By Frank Bruni, New York Times, July 1 2021
I can’t imagine a more leaden word: infrastructure. Such an unpretty traffic jam of consonants. Such an inverse relationship between syllables and specificity.
Small wonder that politicians tend to prattle dutifully about it and then kick it to the curb. No one ever captured the hearts of American voters by anointing himself “the infrastructure president,” at least not in my lifetime. It’s priority number four or five or six, after all the sexier stuff. By the time a president gets around to it, his political capital is spent and his idealism soured.
Joe Biden is breaking from that tradition. He’s pushing infrastructure early in his presidency and he’s pushing it hard, to a point where even the most click-conscious website or viewings-minded telecast can’t avoid it. He’s forcing whole etymological, existential and borderline eschatological debates: What exactly is infrastructure? How much of human activity does it encompass? Can it refer to what’s inside of us as well as what’s outside?
Maybe that’s too ambitious: I’m worried plenty that he’ll be thwarted by the loftiness — and the financial cost — of the goals he has set. And he’s making mistakes, no question about it. The mixed signals and confusion late last week regarding what he had and hadn’t promised a bipartisan group of senators contradicted his supposed cool as a lawmaker and his reputed — and, I think, legitimate — sense of fair play.
You didn’t hear it here first but you did hear it here: This could all come to naught. Biden doesn’t just have Mitch McConnell problems but also Chuck Schumer and Nancy Pelosi problems. The right’s unhappy, the left’s unhappy, neither is mollified by the other’s unhappiness and Washington is Washington, the graveyard of good intentions and grand plans.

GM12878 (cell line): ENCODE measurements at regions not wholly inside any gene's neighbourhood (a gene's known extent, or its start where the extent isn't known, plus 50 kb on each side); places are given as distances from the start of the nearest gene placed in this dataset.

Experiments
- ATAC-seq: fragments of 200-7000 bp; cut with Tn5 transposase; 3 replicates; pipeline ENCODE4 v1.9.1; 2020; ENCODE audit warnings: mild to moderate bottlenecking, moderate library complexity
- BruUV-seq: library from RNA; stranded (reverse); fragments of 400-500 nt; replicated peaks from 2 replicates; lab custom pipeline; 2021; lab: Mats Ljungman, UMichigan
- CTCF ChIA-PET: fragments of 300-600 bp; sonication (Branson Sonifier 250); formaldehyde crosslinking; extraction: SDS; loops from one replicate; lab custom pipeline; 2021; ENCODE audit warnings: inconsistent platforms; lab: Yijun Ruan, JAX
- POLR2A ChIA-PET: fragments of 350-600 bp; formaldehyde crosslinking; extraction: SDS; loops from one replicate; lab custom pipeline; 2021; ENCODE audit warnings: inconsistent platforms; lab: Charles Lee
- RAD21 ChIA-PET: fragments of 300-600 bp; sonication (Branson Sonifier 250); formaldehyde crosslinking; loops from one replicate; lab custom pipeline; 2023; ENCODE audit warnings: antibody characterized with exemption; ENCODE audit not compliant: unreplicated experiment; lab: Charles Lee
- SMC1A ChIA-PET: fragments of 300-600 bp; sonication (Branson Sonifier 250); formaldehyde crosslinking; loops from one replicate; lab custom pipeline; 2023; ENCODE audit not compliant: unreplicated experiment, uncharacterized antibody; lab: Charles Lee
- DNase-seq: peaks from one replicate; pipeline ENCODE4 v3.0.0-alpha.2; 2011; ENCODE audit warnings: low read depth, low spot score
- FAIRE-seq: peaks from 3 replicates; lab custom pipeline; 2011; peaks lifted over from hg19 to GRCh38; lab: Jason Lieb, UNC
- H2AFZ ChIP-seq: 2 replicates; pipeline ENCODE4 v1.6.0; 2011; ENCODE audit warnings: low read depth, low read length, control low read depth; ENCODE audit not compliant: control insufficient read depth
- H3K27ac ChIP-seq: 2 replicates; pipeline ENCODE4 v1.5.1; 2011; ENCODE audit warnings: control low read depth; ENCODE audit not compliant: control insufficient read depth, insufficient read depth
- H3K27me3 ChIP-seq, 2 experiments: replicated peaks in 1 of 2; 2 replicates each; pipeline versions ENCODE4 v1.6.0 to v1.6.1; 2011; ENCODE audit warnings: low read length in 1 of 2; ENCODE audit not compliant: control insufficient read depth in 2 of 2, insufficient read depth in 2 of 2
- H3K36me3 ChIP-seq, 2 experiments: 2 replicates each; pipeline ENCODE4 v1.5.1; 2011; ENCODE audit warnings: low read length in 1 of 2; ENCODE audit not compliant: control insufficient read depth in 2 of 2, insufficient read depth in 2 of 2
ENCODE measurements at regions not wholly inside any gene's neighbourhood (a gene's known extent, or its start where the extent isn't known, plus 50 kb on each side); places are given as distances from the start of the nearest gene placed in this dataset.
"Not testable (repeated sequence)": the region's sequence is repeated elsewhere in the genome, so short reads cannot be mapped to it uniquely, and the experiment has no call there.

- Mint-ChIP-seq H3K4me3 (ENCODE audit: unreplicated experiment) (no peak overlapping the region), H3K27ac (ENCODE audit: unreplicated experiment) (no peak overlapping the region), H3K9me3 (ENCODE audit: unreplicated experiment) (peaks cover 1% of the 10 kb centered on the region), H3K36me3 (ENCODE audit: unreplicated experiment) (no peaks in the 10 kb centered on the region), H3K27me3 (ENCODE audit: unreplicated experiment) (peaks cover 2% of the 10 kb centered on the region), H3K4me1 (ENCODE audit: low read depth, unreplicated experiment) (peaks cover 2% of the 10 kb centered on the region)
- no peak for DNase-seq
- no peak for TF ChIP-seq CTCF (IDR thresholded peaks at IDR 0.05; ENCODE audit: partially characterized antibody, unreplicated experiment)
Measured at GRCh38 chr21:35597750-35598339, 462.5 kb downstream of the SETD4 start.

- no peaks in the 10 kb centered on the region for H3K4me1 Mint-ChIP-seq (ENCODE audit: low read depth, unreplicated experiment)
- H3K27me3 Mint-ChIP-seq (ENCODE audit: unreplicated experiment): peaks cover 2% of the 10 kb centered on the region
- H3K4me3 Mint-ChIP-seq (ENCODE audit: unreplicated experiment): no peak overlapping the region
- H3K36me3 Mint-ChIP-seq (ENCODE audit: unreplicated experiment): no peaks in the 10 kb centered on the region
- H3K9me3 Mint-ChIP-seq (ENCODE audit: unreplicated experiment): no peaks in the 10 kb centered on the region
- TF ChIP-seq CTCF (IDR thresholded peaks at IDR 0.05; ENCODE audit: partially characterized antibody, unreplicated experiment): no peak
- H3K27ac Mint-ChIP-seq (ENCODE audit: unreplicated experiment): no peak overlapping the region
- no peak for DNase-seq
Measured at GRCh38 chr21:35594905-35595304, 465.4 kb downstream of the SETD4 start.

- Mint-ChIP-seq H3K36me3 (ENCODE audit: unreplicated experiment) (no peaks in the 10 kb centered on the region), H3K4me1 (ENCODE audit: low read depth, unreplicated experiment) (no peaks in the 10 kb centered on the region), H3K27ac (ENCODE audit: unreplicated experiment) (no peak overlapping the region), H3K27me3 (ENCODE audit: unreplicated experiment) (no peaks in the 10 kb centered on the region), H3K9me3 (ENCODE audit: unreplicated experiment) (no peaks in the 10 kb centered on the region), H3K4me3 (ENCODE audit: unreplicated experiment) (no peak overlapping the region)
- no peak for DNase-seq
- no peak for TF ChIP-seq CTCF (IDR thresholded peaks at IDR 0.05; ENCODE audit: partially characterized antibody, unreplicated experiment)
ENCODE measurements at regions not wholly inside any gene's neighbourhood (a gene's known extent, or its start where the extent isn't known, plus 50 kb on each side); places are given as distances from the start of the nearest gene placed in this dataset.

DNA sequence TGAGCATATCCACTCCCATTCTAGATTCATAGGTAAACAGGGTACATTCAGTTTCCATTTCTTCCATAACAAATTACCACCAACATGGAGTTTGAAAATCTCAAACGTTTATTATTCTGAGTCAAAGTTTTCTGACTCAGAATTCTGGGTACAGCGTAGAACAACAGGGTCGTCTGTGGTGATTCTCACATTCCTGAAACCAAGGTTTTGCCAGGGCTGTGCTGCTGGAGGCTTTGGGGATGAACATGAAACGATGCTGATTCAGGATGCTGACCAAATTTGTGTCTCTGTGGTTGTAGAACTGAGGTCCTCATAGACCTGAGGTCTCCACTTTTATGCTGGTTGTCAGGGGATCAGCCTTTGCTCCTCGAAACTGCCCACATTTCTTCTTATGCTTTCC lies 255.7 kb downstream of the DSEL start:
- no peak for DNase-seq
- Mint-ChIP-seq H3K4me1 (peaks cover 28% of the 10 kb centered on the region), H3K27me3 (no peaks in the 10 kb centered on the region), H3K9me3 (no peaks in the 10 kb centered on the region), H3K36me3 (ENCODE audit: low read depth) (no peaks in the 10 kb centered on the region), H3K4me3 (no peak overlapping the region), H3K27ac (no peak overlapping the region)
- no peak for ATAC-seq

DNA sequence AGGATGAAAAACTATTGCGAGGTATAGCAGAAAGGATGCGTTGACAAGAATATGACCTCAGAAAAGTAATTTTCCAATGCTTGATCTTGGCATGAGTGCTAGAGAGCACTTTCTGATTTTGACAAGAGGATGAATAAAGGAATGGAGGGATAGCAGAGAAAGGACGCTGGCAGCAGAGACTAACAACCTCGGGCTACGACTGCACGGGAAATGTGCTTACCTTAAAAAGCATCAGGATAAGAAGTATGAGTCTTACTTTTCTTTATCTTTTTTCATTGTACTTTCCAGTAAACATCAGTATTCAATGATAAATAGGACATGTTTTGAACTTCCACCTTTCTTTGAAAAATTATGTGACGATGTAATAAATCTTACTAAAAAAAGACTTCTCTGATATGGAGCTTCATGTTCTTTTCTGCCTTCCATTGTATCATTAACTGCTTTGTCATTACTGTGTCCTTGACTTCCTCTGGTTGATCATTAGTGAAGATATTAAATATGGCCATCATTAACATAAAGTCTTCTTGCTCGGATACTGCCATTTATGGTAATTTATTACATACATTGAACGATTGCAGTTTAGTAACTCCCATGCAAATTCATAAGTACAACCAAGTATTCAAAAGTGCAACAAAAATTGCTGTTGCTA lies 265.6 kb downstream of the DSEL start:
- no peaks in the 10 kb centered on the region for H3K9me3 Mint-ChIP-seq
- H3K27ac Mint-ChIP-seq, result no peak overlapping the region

But that doesn’t change the fact that Biden is giving something essential but unexciting its due. And if you have any doubts about the essential part, I direct you to Surfside, Fla.
There’s been little linkage of the fatal collapse of a condominium building there and of infrastructure legislation, because they’re not really linked. The building was a residential one, privately built and privately owned.
But its fate is a gruesome example of what happens when concrete goes untended, when warnings go unheeded, when we’re shortsighted and sloppy about the physical underpinnings of our daily lives. Those underpinnings include the aging bridges, tunnels, highways and such that the legislation very much addresses.
And in that sense, the legislation is about nothing less than life and death.
Boring as it sounds, infrastructure is anything but. We could just as easily refer to it as “national security,” a phrase we almost exclusively reserve for matters of military defense and other safeguards against the actions of foreign adversaries. If we don’t have adequately maintained, rigorously inspected, prudently fortified and sufficiently upgraded infrastructure, we’re not secure as a country. We’re not safe as individuals.
And we’re not smart. A failure to invest in infrastructure is a frittering-away of our future. Other countries are modernizing their train networks. Other countries are expanding their airports. Other countries are giving their businesses and their people what’s necessary for maximum efficiency. If the United States doesn’t follow suit, we’re at a competitive disadvantage that will ultimately cost us money and leave us even less secure, less safe.
I’m no authority on precisely what should and shouldn’t qualify as infrastructure, but I know this much: Even by its most basic definition, infrastructure is destiny. I applaud Biden for recognizing that. I urge the rest of us to do the same and rally around this unsexy but urgent cause.
Image Credits: South Florida Sun-Sentinel via AP